Disco’s Out … Murder’s In! is the first-person account of a self-described “ultra-violent punk rock gangster” who helped ruin the scene: Frank the Shank, eventual underboss of the infamous-even-now La Mirada Punks, known city-wide as LMP. This interview by Chris Ziegler." /> L.A. Record


November 10th, 2015 | Interviews

Heath Mattioli: Listen—we knew we could open a cold case here in Los Angeles by writing this. Frank got all the OKs by all the players that are still around. We’re not gonna get into too much of how we’re able to avoid prosecution for them, but they could be hauled in for questioning and they’re aware of that. That’s on them. When Frank agreed to do this and other players agreed to be part of it, they knew the possible consequences.
Dave Spacone: That gang’s still around today. All the players we spoke of and that we list in the end of the book—the ones we have access to, the ones that aren’t locked up—we had conversations with them as well. We got permission to have conversations with them as well. There was a lot of politics involved.
This is a very shadowy and undocumented part of L.A. music history. If it’s known at all, it’s known as part of the reason why the punk scene in L.A. changed. But until now, few if any people have talked to ‘the other side’ who ruined it. Then Jack Grisham of T.S.O.L. did his American Demon book in 2011, and in 2013 ANP Quarterly did a feature on L.A. punk gangs, and Craig Ibarra’s recent A Wailing Of A Town book talks directly to someone who was in plenty of fights at punk shows. Now you have your book. How is new information on this time going to change the history of punk music—and music—in L.A.?
Dave Spacone: It’s not gonna change the history, but what it will do is actually tell the history—give the history a rich narrative. What we’ve always thought is a very L.A. narrative. A place where people made their own rules—often quiet violently. Maybe punk rock in L.A. is gonna have to examine itself and ask itself hard questions: ‘Why did we do this?’ We knew we were gonna take the elephant out of the room and stampede him through the public.
Heath Mattioli: We’re forcing people to look at it now. I believe all these other stories came out because ours leaked. The young contingent of LMP is still active. They get on the internet and they war with other gangsters on these punk rock sites—so odd. They put it out there. I think people knew we were doing this. It got around and people tried to answer to it, which I think is a good thing. It’s gonna force these people to get that story out there and talk more about it. The question you asked is a big question. All we can do is give you Frank’s perspective. I don’t know how everyone else will tackle this, but I know 100% this will spawn other books. Again—we are making the movie and hopefully the television series as well. There’s so many more stories that need to be told than we could get in the book.
This isn’t a romantic book and Frank isn’t one of these Hollywood anti-hero types—it starts grim and gets grimmer. What makes telling such a brutal story worth it?
Heath Mattioli: Like Steven King said, don’t come to the page lightly. This story needed to be told. There is a million perspectives from the musician, the singer … ‘Look at the life I lived backstage with all these women and the drugs!’ We’re only hearing that perspective from punk rock. There’s not a story from the trenches. We know it wasn’t a … leisure kind of a book. We knew it was gonna be exhausting for the reader. But why hold back and why try to … romanticize it or be flowery about it? It wasn’t like that. It was a dysfunctional subculture. These kids were a mess! Let’s show it and tell you how it really was!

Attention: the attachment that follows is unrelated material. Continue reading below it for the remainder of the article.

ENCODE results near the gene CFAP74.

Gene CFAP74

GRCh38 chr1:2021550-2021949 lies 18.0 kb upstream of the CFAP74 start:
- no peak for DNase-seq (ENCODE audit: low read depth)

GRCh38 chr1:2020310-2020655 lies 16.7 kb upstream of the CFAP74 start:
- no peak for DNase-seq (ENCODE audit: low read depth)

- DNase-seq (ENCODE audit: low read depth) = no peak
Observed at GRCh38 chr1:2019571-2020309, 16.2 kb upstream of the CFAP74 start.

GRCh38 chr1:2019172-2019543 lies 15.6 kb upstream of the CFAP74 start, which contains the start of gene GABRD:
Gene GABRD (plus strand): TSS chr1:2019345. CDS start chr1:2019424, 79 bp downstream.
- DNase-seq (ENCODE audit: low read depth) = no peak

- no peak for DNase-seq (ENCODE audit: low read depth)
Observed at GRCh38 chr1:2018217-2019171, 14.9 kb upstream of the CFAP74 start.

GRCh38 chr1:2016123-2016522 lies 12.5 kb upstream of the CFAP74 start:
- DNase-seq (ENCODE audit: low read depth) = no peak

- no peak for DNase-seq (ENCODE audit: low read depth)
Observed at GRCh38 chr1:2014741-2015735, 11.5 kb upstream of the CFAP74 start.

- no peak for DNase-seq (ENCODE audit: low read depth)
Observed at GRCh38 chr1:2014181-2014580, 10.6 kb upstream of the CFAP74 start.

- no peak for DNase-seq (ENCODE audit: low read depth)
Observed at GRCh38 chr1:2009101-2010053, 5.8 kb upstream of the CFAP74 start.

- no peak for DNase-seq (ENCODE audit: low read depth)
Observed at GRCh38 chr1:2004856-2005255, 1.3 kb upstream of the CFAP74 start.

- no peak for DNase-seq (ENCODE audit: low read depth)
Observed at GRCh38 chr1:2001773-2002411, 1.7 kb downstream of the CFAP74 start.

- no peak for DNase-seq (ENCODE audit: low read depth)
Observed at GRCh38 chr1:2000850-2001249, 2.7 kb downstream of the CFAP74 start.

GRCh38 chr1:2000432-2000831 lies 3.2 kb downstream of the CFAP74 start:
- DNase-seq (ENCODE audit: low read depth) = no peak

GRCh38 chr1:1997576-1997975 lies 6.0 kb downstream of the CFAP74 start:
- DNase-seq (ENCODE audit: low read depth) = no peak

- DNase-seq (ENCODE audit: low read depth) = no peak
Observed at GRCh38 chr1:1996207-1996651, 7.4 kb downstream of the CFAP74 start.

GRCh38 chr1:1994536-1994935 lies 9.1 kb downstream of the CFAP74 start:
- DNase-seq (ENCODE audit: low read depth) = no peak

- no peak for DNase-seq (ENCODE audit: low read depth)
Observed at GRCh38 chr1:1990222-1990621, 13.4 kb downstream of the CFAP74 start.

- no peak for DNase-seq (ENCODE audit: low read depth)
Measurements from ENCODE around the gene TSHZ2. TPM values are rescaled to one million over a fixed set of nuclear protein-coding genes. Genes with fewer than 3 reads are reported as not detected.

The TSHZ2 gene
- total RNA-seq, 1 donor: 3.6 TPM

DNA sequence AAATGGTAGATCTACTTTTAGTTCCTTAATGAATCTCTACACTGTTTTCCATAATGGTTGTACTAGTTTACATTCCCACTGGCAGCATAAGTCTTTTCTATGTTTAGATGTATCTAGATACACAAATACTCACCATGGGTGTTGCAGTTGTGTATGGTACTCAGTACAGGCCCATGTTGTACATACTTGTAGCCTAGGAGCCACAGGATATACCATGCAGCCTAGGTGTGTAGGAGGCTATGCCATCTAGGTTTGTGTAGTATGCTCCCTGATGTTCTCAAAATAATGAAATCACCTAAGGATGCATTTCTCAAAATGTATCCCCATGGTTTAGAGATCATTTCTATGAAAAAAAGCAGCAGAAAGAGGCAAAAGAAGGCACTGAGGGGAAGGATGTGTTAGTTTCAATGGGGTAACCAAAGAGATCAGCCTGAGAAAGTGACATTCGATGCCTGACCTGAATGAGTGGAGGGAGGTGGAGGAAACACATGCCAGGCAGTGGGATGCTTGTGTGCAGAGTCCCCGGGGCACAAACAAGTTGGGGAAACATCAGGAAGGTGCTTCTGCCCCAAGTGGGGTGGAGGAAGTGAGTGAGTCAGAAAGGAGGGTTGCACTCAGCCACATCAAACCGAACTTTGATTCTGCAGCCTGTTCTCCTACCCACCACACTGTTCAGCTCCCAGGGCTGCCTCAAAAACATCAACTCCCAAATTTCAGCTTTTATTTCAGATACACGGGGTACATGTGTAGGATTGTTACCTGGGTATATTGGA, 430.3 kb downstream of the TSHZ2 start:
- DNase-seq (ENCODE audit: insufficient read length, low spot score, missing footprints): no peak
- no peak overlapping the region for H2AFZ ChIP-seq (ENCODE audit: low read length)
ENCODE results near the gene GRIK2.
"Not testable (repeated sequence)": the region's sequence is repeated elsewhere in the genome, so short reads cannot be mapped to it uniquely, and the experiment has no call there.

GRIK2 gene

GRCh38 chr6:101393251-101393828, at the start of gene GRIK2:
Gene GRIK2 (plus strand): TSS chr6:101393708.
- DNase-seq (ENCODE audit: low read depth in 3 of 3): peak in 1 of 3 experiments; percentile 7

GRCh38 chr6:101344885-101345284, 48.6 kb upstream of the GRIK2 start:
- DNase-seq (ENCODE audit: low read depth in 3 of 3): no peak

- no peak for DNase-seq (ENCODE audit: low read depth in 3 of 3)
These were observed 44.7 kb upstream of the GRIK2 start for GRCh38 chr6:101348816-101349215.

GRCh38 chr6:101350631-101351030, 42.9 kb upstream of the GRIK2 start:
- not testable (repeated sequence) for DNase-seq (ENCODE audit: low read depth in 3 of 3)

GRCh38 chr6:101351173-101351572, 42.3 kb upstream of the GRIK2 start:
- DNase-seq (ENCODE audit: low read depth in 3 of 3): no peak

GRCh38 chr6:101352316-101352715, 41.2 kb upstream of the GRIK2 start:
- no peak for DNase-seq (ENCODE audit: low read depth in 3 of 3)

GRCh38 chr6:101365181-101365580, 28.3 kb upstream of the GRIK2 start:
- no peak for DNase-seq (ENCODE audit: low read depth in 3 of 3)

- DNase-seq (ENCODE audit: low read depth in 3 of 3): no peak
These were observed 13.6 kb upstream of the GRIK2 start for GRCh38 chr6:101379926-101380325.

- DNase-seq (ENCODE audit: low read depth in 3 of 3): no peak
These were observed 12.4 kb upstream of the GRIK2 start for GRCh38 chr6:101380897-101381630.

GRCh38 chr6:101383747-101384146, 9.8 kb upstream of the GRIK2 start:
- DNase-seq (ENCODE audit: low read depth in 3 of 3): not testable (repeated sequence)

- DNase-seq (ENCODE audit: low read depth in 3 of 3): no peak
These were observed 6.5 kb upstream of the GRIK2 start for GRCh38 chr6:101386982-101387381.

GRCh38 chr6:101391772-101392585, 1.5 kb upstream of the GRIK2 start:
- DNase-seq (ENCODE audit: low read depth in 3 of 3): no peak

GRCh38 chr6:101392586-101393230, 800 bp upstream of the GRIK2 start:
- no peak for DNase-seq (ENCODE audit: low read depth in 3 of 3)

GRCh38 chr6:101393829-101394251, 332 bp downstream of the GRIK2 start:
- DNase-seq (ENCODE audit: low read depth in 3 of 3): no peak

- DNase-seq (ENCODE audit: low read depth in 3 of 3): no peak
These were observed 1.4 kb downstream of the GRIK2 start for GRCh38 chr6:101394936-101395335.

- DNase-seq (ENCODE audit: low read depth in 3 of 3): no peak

Dave Spacone: If you’re our age or were around at the time, you knew that hardcore in Los Angeles was really hardcore. These things have to be out there! It’s the absolute merciless and horrific nature of it that makes it have to be told. And also—nobody really know what ended punk rock in L.A. This is what did! No musician, as Heath said, can ever give you that perspective. That’s why it took us so long. We wanted to do it painstakingly.
Heath Mattioli: We started this process after Frank telling the stories to us and other friends telling stories to us and saying, ‘Hey, let’s tell the story of the punk rock gangs in Los Angeles.’ All of them! We were gonna go to the leader or whoever was the mouthpiece for the gang. Then we realized … that was too much. This one person’s perspective to us was more important. Obviously a lot was left out of the book. But we feel if these other punk rock gangsters could take their colors off—so to speak—for a minute, they’d recognize it’s the same story.
So for you, Frank’s story is really the story of the L.A. punk gang era?
Dave Spacone: Correct.
There’s that part in the book where Frank says: ‘Everybody was pointing fingers at the kids who lived brutally. Bands were upset over losing friends to the crusade, but still kept feeding it with their lyrics and sound, then wanted to cry about it? Every single band wound us up like A Clockwork Orange, yelling something violent and negative on every single record.’ I’m sure you both remember decades of ‘Violent music causes violence’ campaigns, and the answers from the musician’s side that of course it doesn’t. But here’s a very violent guy explicitly saying, ‘No, violent music actually did make me violent.’ Was punk music responsible after all for creating punk gangs?
Heath Mattioli: As a kid, Frank didn’t get it. He thought these musicians were with him! One big tribe! Then all of a sudden in Flipside and other magazines, here comes Keith Morris or Rollins or whoever complaining about the violence in the scene and not identifying with it. And Frank, obviously lacking depth as a youth, is so confused: ‘Whoa, wait a sec—now they’re attacking us when we’re paying for their tickets? And they’re preaching this stuff to us?’ He didn’t have the depth to look into what they’re saying. Maybe they weren’t necessarily saying ‘Go fuck this dude up! Fuck the system! Kill your parents!’ But … how could you do that to kids, at the same time? They need to be responsible for what they were doing and not just put their hands up in the air and say, ‘I was AGAINST violence!’ Well, read your fucking lyrics—no, you weren’t! That was a problem for Frank as a kid.